Four Diamonds is an organization founded by Charles and Irma Millard, who are the parents of a little boy who lost his three year battle with cancer, that want to help children and families in their own fight with childhood cancer. Christopher Millard, the little boy, wrote a story about a knight who was looking for four diamonds of courage, wisdom, honesty, and strength to get away from an evil sorceress, which represented his own battle with cancer that he eventually lost short after. After this, his parents knew they wanted to dedicate their lives helping other families that went through the same struggle as they had, which is how the Four Diamonds organization started.
Alexa Aughe, another chair member, said, “All the money Four Diamonds collects is used for families that are impacted by pediatric cancer. They will help pay for hospital bills, cancer research, and the treatment for kids and families that are not covered by insurance.” The money our school raised, along with all the other schools that have their own Mini THONs, are sent to Four Diamonds to help all the families with these problems.
Kaylie believed the overall message of Mini THON, especially the fact that our school reached the goal is, “Anyone can make a difference and help conquer childhood cancer!”
The Sophomore Business Trips. By Madison Gochnauer, Class of 2020
Over the past few weeks, tenth grade students at Upper Perkiomen High School took part in an enriching trip throughout the community. Local businesses invited the sophomores to tour their facilities from March 13 to March 15 to experience the unique environments of each workplace. From Blommer Chocolate Company to Perkiomen Animal Hospital, students selected two different destinations based off of their interests and plans for the future. In particular, a group of students visited the Good Shepherd Physical Therapy building in East Greenville and the QNB Bank main branch in Quakertown.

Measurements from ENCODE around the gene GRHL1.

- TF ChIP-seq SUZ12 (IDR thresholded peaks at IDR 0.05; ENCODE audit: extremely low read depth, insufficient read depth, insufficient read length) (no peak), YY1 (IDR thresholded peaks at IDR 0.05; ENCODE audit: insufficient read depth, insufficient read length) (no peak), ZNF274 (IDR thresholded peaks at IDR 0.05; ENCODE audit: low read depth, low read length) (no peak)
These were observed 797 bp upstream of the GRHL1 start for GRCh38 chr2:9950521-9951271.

After just a few minutes on the bus, the students arrived at Good Shepherd and were greeted by an employee, who works as an O.T., or occupational therapist, who explained the purpose of the building. As an outpatient center and extension of Good Shepherd Rehabilitation Hospital in Allentown, Upper Perkiomen patients receive close-to-home access to different types of therapy. Speech therapy, orthopedic therapy, and aquatic therapy are just a small portion of the types of programs offered at Good Shepherd. The guide explained each type of work the different branches of therapy entails, along with schooling required and average income. Students were given behind-the-scenes access to the different methods used to help ease the pain of patients, whether it be programs to test mental reflexes or the swimming pool used to take pressure off of the joints. By the end of the tour, the students walked out the door with new knowledge and considerations for pursuing therapy in the future.
The other destination, QNB Bank, welcomed the sophomores to their main branch and office. Starting in the bank, tour guides took students around a number of exclusive areas, such as the vault and the downstairs training area. The students were taught about the responsibilities of the many positions available at the bank, such as tellers, managers, and analysts. Required schooling and similar subjects were discussed and students were given opportunities to ask questions. Afterwords, the guides lead the students across the street to their main office. There, the group got to see the work put in to keep the twelve branches up and working. Everything from the responsibilities of I.T. positions to what is required of loan managers was explained by the guide as students explored each floor of the office.